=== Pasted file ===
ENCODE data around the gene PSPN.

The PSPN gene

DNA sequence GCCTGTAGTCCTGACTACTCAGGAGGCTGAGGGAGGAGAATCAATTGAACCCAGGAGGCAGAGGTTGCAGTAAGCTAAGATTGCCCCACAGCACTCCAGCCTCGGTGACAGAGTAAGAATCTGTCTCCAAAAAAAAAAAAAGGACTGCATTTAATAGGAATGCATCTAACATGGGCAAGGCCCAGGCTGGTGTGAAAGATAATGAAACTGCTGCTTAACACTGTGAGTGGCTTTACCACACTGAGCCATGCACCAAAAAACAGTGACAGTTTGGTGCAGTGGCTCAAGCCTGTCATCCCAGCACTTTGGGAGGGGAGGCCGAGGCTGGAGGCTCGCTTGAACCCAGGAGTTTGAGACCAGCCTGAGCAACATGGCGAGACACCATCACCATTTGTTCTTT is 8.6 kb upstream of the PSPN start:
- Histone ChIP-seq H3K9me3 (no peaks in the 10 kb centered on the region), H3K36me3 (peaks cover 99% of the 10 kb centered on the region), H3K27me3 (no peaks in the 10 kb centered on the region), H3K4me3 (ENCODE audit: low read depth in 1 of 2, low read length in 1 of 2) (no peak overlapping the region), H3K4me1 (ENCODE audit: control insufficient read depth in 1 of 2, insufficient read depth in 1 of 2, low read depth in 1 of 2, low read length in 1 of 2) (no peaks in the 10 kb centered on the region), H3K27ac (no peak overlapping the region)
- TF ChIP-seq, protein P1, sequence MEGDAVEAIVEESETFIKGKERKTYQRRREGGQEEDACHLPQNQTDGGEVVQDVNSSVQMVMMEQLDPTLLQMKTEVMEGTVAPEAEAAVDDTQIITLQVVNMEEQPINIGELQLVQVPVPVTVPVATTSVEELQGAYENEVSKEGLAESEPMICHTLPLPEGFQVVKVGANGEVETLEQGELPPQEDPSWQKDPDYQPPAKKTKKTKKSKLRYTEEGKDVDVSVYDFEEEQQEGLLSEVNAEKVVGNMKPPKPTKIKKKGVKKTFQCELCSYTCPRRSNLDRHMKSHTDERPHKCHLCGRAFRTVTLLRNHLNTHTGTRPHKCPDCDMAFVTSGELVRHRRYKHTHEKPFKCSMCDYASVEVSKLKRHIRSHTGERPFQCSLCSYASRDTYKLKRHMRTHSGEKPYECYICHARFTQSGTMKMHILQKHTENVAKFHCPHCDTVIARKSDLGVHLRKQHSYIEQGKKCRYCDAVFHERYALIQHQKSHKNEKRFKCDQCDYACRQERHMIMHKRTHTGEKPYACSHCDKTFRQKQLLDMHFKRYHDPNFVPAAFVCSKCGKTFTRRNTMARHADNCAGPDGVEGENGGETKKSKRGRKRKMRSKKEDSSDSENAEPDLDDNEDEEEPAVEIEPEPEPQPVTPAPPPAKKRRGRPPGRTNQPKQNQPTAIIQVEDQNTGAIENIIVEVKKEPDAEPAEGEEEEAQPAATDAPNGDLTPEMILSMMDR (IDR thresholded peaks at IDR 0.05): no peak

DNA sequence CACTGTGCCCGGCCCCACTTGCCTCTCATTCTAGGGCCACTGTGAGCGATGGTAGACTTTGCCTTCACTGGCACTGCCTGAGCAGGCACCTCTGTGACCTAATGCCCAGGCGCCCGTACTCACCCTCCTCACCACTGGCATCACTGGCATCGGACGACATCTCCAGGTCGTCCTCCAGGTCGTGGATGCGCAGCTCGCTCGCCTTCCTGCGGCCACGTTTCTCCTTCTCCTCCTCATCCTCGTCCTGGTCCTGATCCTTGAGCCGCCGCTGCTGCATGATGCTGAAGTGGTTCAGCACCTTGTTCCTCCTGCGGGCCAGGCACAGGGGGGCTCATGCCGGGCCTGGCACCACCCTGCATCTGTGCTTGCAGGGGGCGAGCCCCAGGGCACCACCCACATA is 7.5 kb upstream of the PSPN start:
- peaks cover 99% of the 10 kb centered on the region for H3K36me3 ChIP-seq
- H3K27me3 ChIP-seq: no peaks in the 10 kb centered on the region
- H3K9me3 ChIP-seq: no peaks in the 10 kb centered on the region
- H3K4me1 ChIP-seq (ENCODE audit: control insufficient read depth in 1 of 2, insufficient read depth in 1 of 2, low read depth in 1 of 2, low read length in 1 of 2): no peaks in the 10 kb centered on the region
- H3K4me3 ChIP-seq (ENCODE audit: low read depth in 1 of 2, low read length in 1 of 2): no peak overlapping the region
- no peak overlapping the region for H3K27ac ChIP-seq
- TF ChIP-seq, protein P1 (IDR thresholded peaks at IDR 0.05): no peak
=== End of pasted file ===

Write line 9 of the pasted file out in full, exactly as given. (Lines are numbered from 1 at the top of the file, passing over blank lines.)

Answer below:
- H3K9me3 ChIP-seq: no peaks in the 10 kb centered on the region